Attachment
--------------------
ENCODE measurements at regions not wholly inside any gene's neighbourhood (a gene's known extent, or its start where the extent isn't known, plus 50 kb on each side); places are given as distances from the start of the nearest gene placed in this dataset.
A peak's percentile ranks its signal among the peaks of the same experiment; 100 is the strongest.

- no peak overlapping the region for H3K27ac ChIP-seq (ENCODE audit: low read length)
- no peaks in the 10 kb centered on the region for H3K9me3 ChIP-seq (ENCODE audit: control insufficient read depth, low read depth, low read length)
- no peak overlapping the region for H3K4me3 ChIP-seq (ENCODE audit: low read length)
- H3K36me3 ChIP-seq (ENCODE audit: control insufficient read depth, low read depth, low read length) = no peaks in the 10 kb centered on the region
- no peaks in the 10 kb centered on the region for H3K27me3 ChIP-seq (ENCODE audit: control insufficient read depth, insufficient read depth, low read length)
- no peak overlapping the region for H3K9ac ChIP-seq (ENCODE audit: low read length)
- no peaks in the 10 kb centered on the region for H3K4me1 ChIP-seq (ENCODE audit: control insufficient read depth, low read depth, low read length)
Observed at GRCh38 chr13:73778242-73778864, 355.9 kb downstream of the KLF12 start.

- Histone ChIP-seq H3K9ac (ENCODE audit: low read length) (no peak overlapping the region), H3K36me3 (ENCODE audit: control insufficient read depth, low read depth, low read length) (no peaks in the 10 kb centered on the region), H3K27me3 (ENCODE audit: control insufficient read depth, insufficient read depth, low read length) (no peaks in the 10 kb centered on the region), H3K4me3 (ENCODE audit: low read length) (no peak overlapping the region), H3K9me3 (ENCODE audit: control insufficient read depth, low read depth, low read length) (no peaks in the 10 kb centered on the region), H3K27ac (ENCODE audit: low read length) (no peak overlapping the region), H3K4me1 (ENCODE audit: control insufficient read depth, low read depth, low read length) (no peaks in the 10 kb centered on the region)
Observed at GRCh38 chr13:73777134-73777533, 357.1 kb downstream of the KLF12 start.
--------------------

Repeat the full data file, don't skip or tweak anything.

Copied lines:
ENCODE measurements at regions not wholly inside any gene's neighbourhood (a gene's known extent, or its start where the extent isn't known, plus 50 kb on each side); places are given as distances from the start of the nearest gene placed in this dataset.
A peak's percentile ranks its signal among the peaks of the same experiment; 100 is the strongest.

- no peak overlapping the region for H3K27ac ChIP-seq (ENCODE audit: low read length)
- no peaks in the 10 kb centered on the region for H3K9me3 ChIP-seq (ENCODE audit: control insufficient read depth, low read depth, low read length)
- no peak overlapping the region for H3K4me3 ChIP-seq (ENCODE audit: low read length)
- H3K36me3 ChIP-seq (ENCODE audit: control insufficient read depth, low read depth, low read length) = no peaks in the 10 kb centered on the region
- no peaks in the 10 kb centered on the region for H3K27me3 ChIP-seq (ENCODE audit: control insufficient read depth, insufficient read depth, low read length)
- no peak overlapping the region for H3K9ac ChIP-seq (ENCODE audit: low read length)
- no peaks in the 10 kb centered on the region for H3K4me1 ChIP-seq (ENCODE audit: control insufficient read depth, low read depth, low read length)
Observed at GRCh38 chr13:73778242-73778864, 355.9 kb downstream of the KLF12 start.

- Histone ChIP-seq H3K9ac (ENCODE audit: low read length) (no peak overlapping the region), H3K36me3 (ENCODE audit: control insufficient read depth, low read depth, low read length) (no peaks in the 10 kb centered on the region), H3K27me3 (ENCODE audit: control insufficient read depth, insufficient read depth, low read length) (no peaks in the 10 kb centered on the region), H3K4me3 (ENCODE audit: low read length) (no peak overlapping the region), H3K9me3 (ENCODE audit: control insufficient read depth, low read depth, low read length) (no peaks in the 10 kb centered on the region), H3K27ac (ENCODE audit: low read length) (no peak overlapping the region), H3K4me1 (ENCODE audit: control insufficient read depth, low read depth, low read length) (no peaks in the 10 kb centered on the region)
Observed at GRCh38 chr13:73777134-73777533, 357.1 kb downstream of the KLF12 start.